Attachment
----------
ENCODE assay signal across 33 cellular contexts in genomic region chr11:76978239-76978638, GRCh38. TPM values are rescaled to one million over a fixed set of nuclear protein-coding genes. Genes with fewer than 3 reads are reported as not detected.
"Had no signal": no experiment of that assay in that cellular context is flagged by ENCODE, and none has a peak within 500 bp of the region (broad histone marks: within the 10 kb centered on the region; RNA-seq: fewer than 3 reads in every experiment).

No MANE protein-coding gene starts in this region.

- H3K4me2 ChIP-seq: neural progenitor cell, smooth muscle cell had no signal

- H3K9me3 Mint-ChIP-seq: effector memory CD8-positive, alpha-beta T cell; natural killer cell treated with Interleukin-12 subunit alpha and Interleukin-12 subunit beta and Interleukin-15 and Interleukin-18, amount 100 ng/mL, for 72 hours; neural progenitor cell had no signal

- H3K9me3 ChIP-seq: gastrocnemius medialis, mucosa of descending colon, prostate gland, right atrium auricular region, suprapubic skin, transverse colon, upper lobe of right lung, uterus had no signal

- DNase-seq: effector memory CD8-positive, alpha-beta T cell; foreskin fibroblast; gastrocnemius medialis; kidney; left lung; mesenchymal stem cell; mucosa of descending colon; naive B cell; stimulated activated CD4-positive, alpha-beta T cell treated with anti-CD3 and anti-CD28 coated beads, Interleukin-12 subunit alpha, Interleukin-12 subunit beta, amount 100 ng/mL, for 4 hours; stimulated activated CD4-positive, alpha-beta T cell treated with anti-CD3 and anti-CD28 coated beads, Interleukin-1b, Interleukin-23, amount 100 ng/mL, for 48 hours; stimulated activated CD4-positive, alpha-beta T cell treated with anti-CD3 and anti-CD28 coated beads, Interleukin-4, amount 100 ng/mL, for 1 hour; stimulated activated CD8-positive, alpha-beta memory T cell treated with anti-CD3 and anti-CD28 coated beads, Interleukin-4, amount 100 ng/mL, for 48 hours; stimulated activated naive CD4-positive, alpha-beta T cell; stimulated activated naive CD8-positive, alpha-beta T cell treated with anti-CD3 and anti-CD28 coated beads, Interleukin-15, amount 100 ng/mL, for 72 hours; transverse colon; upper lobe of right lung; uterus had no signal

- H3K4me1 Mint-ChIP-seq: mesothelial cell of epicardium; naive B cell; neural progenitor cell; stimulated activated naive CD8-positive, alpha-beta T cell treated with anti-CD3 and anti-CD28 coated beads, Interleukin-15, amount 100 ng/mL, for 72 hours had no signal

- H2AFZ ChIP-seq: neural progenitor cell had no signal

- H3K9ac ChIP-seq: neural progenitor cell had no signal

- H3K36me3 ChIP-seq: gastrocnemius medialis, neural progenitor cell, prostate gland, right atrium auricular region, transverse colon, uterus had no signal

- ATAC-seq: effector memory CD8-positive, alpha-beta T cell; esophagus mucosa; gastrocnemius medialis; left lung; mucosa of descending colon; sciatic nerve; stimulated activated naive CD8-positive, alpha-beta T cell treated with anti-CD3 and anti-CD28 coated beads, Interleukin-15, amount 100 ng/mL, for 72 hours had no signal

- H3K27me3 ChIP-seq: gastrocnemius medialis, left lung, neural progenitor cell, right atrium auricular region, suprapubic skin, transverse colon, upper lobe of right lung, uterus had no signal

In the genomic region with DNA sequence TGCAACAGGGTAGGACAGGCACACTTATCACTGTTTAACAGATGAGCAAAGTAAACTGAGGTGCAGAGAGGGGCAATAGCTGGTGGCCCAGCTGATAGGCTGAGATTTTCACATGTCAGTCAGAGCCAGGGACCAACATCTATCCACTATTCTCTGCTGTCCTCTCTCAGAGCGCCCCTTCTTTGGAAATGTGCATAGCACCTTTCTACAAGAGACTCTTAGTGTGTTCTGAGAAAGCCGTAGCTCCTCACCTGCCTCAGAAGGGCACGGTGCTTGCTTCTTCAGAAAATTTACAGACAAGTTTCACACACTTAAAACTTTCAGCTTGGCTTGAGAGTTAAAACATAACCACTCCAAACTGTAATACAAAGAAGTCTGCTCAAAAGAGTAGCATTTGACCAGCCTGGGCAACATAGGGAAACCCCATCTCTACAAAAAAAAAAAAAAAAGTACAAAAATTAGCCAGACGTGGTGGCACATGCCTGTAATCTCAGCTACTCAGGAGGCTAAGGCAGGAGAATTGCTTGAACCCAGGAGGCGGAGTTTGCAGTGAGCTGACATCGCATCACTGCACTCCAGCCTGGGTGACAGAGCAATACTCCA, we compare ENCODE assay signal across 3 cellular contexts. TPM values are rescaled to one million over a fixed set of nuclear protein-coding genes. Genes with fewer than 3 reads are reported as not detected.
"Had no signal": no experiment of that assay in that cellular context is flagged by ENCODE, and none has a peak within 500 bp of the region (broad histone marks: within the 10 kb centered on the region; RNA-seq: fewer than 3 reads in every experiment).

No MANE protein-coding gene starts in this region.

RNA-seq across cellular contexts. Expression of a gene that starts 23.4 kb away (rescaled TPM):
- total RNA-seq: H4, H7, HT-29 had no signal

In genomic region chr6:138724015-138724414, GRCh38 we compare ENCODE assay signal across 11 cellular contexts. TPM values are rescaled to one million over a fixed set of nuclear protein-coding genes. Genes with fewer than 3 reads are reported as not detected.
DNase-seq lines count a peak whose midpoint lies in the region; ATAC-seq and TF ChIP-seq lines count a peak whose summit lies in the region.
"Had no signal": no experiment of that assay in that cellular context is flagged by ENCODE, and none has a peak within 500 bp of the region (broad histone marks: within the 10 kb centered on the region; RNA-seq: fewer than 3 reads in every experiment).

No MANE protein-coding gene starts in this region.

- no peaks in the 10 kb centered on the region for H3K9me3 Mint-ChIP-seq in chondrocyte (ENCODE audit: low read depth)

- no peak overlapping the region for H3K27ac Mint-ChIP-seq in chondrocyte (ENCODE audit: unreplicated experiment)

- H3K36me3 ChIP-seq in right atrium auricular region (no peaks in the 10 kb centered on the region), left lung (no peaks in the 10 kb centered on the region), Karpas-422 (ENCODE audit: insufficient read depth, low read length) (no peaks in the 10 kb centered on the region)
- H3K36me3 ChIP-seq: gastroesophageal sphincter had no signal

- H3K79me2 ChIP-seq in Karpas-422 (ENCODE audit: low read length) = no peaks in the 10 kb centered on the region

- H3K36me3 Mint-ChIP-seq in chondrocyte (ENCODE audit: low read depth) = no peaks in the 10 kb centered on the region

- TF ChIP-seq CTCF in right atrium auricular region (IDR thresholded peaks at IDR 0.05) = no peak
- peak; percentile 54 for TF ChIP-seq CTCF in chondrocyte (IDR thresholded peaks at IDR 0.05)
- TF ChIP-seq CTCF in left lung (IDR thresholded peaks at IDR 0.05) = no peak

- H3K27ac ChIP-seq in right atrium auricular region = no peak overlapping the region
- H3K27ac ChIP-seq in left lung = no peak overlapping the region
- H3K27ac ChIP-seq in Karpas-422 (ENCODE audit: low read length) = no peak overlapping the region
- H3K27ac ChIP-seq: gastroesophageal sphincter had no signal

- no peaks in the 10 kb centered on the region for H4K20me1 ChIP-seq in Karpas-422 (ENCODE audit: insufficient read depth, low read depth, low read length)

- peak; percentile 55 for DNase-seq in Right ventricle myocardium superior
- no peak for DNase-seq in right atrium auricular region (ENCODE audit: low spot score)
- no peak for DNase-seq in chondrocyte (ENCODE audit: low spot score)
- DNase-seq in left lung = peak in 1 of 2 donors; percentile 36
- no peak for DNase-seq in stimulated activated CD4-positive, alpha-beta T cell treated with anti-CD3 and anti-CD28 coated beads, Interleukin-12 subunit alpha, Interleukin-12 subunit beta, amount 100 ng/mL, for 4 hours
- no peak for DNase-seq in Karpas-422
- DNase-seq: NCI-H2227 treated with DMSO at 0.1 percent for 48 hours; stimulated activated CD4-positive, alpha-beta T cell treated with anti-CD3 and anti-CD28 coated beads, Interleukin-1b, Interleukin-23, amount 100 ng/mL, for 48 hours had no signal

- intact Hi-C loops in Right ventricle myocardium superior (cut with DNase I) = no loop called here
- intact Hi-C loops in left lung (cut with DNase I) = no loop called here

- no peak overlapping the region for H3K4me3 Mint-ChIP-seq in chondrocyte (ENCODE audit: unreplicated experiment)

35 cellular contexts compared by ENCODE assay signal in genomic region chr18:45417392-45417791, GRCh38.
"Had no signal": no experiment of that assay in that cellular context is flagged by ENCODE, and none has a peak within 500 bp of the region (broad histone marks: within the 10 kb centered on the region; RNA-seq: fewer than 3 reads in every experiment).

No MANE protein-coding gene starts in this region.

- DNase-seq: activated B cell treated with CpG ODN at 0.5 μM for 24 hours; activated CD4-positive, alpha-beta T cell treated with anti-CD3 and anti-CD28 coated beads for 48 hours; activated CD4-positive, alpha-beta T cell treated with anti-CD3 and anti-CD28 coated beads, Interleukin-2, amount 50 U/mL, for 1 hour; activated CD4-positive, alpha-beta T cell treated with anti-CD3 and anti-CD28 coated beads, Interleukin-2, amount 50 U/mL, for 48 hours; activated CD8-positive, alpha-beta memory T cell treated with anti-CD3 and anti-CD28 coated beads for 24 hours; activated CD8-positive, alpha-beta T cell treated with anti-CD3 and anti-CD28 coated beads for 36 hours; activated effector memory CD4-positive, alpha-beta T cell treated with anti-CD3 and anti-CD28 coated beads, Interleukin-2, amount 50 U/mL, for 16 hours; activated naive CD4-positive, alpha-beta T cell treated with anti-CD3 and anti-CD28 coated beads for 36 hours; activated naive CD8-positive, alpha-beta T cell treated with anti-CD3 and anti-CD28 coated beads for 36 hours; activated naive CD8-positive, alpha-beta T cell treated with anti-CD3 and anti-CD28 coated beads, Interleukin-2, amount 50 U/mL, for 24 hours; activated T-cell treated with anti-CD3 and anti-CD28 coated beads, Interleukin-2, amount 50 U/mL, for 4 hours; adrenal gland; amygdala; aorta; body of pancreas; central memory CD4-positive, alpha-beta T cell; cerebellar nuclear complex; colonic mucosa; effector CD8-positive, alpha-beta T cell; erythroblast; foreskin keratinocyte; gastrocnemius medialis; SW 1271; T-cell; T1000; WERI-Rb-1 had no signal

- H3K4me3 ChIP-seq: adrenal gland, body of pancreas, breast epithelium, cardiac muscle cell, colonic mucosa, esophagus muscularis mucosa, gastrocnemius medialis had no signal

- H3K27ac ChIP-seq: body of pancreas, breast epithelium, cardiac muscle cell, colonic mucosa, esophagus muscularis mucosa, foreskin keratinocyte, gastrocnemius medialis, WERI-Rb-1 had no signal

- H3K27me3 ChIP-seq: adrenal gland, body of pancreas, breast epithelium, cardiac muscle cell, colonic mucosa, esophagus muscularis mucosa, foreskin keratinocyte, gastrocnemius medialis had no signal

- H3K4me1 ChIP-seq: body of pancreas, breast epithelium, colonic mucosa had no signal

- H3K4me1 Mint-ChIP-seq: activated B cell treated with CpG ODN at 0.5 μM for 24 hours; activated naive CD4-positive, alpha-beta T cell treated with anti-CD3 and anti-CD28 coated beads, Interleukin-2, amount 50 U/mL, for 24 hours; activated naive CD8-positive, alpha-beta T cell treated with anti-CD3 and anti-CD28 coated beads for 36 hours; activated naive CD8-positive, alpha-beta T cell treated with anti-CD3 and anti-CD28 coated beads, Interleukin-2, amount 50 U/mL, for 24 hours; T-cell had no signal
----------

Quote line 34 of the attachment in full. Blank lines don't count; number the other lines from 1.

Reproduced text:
- H3K27ac ChIP-seq in Karpas-422 (ENCODE audit: low read length) = no peak overlapping the region